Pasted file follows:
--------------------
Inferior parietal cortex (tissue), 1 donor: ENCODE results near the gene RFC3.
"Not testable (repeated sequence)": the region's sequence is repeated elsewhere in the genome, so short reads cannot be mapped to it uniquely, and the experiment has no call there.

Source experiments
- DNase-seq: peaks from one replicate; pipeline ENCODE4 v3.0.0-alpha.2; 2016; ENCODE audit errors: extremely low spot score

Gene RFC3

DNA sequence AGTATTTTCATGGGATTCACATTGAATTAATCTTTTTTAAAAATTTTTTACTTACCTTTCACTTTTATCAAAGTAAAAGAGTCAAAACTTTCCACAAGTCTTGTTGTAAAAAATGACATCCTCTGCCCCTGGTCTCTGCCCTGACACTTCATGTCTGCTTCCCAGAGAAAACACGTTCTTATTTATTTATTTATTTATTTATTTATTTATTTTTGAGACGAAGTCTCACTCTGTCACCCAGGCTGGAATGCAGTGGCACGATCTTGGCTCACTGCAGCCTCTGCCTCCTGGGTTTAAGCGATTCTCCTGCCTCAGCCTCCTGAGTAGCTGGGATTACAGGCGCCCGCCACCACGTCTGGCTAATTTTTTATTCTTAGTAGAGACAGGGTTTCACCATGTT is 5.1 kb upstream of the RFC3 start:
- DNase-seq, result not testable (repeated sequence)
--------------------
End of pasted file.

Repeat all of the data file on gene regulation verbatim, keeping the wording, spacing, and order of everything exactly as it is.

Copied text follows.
Inferior parietal cortex (tissue), 1 donor: ENCODE results near the gene RFC3.
"Not testable (repeated sequence)": the region's sequence is repeated elsewhere in the genome, so short reads cannot be mapped to it uniquely, and the experiment has no call there.

Source experiments
- DNase-seq: peaks from one replicate; pipeline ENCODE4 v3.0.0-alpha.2; 2016; ENCODE audit errors: extremely low spot score

Gene RFC3

DNA sequence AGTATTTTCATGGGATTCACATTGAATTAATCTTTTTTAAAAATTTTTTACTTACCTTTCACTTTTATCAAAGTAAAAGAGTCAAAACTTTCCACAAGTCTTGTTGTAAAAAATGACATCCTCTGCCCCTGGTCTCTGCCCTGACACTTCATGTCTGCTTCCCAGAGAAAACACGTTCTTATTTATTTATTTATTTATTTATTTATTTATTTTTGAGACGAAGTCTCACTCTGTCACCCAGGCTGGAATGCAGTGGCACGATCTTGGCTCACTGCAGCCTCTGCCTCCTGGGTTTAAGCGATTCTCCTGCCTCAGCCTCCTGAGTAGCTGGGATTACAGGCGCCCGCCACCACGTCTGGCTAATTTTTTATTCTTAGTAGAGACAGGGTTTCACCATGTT is 5.1 kb upstream of the RFC3 start:
- DNase-seq, result not testable (repeated sequence)